The history of Italian wine shows us how an average or scarce year in one region can be quite different elsewhere and so one should never generalize.
Whatever Oscar Farinetti may say, our year of birth, 1954, will not be among those remembered for its great wines. What is strange is in that this year saw the birth of some of the most brilliant and leading players on the Italian wine scene, from Silvio Jermann to Carlo Ferrini, from Peter Dipoli to Mario Pojer, from Renzo Cotarella to Pio Boffa. Also born that year were Emanuela Stucchi Prinetti, Marilisa Allegrini, Maria Teresa Severini Lungarotti, Ruenza Santandrea and Federico Carletti. These are just a few of the names that first come to mind and I apologize if I have left anyone out.
Farinetti claims to have several bottles of Barolo Borgogno 1954 that are extraordinary and we have no desire to doubt him, But the fact us, this would be more unique than rare, given that this harvest was, according to many, a near disaster. But there were many similar ones in the decades that followed.
Among the first I can remember was 1972, a cold and wet year, from which little if anything was saved. An exception was Sassicaia, which thanks to its lucky “star” came out great. Then there was 1984 which produced some nervous white Friulano and some notable versions of Barolo from Bartolo Mascarello, Enrico Scavino and Luciano Sandrone. A bit better was 1987 and among the best reds were the excellent Brunello di Montalcino of Giulio Salvioni and the Barolo Riserva Monfortino of Giovanni Conterno, among others. But there were also some good whites, too, like the Chardonnay of Ronco del Gnemiz, Vintage Tunina of Jermann and the Ronco di Corte dell’Abbazia di Rosazzo. The fog of 1992 again caused major problems but the Montepulciano d’Abruzzo of Valentini and Villa Gemma from Masciarelli were spectacular, while the Franciacorta Dosage Zero Ca’ del Bosco was to die for.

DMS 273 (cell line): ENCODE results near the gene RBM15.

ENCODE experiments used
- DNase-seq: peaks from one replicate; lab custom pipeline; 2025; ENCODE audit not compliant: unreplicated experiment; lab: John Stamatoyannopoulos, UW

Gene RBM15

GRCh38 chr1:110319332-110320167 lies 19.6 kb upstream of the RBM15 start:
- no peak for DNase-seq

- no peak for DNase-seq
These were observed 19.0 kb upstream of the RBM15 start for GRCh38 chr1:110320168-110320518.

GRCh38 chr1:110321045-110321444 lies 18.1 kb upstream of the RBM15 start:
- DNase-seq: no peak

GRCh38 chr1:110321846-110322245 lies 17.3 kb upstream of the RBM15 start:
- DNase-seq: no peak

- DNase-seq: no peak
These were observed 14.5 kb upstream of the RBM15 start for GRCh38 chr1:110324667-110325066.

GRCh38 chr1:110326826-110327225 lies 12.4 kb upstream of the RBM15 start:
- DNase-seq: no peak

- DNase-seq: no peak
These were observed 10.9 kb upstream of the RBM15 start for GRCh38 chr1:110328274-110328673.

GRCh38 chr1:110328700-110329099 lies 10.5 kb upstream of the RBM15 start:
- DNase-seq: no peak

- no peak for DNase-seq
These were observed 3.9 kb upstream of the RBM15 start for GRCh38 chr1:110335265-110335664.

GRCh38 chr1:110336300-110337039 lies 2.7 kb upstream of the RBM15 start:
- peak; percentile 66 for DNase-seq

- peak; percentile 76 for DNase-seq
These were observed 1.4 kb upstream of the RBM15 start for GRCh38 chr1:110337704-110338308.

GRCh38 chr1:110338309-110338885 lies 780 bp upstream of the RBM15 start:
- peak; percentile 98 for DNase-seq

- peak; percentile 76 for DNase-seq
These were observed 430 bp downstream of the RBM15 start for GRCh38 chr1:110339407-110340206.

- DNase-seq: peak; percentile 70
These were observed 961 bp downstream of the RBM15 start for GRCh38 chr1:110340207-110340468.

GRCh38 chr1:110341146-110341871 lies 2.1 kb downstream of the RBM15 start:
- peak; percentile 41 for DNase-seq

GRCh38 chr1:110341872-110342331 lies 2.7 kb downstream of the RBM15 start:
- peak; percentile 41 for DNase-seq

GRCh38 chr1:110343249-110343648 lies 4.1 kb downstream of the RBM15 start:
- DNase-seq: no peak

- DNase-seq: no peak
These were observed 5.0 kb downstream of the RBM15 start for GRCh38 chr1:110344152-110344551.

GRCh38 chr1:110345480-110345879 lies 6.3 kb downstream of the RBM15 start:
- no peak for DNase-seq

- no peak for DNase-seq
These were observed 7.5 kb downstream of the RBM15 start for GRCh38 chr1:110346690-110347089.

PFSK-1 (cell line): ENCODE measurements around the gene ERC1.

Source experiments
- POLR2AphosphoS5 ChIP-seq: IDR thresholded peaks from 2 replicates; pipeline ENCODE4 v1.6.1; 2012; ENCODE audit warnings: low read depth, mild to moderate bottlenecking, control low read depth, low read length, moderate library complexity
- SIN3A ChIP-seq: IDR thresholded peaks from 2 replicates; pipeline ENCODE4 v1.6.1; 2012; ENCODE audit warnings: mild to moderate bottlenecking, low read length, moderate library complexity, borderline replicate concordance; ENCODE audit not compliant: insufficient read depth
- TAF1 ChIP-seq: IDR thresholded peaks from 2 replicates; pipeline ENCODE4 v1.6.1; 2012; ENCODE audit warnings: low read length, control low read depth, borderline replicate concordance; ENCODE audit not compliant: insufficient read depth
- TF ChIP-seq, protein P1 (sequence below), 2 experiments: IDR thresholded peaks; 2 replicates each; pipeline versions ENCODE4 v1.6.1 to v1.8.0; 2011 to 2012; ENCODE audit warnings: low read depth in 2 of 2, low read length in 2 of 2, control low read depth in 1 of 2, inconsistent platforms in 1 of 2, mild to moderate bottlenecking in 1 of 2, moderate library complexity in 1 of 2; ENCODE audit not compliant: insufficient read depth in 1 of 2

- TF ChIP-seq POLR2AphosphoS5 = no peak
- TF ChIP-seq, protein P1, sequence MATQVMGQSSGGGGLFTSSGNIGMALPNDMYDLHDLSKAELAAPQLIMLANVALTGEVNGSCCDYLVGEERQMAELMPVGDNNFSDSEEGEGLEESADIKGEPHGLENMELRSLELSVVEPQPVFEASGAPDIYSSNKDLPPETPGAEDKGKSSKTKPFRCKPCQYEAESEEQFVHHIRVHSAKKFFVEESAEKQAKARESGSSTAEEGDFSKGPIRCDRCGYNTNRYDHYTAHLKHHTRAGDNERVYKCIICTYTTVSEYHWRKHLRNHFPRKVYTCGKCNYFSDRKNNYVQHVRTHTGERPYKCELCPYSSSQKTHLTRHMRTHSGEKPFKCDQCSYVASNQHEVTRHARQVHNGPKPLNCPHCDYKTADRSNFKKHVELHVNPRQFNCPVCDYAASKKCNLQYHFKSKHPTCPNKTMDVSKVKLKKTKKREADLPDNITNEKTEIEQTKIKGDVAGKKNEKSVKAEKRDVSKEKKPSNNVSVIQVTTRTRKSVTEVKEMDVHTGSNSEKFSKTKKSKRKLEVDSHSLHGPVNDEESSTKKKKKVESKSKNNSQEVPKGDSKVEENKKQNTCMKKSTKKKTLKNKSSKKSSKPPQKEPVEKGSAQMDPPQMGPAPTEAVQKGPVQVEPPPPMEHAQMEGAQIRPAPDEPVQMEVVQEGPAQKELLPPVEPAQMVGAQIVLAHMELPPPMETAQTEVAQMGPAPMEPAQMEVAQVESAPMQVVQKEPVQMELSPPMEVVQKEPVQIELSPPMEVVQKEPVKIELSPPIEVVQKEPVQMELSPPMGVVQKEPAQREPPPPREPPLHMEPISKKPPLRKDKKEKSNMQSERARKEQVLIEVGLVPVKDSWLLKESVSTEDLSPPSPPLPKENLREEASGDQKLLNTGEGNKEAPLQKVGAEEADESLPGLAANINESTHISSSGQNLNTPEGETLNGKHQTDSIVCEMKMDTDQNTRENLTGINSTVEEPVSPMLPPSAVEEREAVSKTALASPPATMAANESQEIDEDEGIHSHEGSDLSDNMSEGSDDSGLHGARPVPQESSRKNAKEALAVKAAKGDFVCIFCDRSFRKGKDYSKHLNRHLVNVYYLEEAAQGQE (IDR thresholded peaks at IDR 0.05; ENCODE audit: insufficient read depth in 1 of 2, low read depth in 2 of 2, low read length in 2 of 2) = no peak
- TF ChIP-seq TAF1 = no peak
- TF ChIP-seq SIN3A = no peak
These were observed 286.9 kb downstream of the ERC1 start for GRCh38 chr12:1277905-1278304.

Moving forward we find another annus horribilis, at least for wine, 2002. It was another wet and difficult year but it produced some interesting whites, like Pinot Bianco Vorberg Riserva di Terlan and a magical Ribolla Gialla from Josko Gravner and the Chardonnay Cuvée Bois di Les Cretes. Then there was the usual Sassicaia, which in minor years is always good, and another magical version of Barolo Monfortino. More recently, there was 2014, which many will remember because it was not that long ago. This was a year with a summer that wasn’t, which saw a minor comeback in mid-September that saved some late harvest reds but created countless problems for other wines. Things went better for the whites and there were, for example, magnificent versions of Verdicchio Villa Bucci and Cervaro della Sala. Among the reds, coming out now is an amazing, as always, Monfortino, but we will get into depth about this in our Essential Guide. The 2014 harvest was excellent for Sardinia and, in part, for Sicily, on Etna in particular but not only. The Cannonau Barrosu Franzisca from Montisci was magnificent as was Faro Palari.
I will wind this up with a consideration. Italy is a country with very pronounced climatic differences. What could appear to have been an average or below average harvest in one region could have been much different in others and so it’s best not to generalize. Then there are those particularly skilled producers who can work well even under difficult situations, who may limit production or turn out “tailor-made” versions but who in below-average years can produce exceptional wines. And here we have listed a fair number. If you want, you can suggest others, we’re all ears.